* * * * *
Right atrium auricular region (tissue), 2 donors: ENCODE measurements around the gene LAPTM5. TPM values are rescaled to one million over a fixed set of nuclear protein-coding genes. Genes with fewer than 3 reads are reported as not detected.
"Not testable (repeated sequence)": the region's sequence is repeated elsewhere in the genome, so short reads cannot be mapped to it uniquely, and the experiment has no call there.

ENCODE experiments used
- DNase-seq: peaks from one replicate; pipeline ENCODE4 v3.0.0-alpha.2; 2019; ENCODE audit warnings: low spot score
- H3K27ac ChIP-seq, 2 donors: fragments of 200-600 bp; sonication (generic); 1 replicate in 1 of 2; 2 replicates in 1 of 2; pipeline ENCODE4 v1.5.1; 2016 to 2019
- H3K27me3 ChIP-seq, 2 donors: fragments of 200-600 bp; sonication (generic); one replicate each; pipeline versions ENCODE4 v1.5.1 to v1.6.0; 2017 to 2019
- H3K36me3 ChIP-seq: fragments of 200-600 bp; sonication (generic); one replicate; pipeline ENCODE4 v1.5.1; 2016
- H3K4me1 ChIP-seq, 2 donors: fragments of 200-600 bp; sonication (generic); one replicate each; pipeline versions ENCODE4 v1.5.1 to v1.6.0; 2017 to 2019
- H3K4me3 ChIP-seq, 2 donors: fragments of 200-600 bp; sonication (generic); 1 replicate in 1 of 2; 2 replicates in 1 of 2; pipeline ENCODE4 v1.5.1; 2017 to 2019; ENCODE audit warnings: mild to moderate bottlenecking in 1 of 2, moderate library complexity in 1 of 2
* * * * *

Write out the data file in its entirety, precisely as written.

Right atrium auricular region (tissue), 2 donors: ENCODE measurements around the gene LAPTM5. TPM values are rescaled to one million over a fixed set of nuclear protein-coding genes. Genes with fewer than 3 reads are reported as not detected.
"Not testable (repeated sequence)": the region's sequence is repeated elsewhere in the genome, so short reads cannot be mapped to it uniquely, and the experiment has no call there.

ENCODE experiments used
- DNase-seq: peaks from one replicate; pipeline ENCODE4 v3.0.0-alpha.2; 2019; ENCODE audit warnings: low spot score
- H3K27ac ChIP-seq, 2 donors: fragments of 200-600 bp; sonication (generic); 1 replicate in 1 of 2; 2 replicates in 1 of 2; pipeline ENCODE4 v1.5.1; 2016 to 2019
- H3K27me3 ChIP-seq, 2 donors: fragments of 200-600 bp; sonication (generic); one replicate each; pipeline versions ENCODE4 v1.5.1 to v1.6.0; 2017 to 2019
- H3K36me3 ChIP-seq: fragments of 200-600 bp; sonication (generic); one replicate; pipeline ENCODE4 v1.5.1; 2016
- H3K4me1 ChIP-seq, 2 donors: fragments of 200-600 bp; sonication (generic); one replicate each; pipeline versions ENCODE4 v1.5.1 to v1.6.0; 2017 to 2019
- H3K4me3 ChIP-seq, 2 donors: fragments of 200-600 bp; sonication (generic); 1 replicate in 1 of 2; 2 replicates in 1 of 2; pipeline ENCODE4 v1.5.1; 2017 to 2019; ENCODE audit warnings: mild to moderate bottlenecking in 1 of 2, moderate library complexity in 1 of 2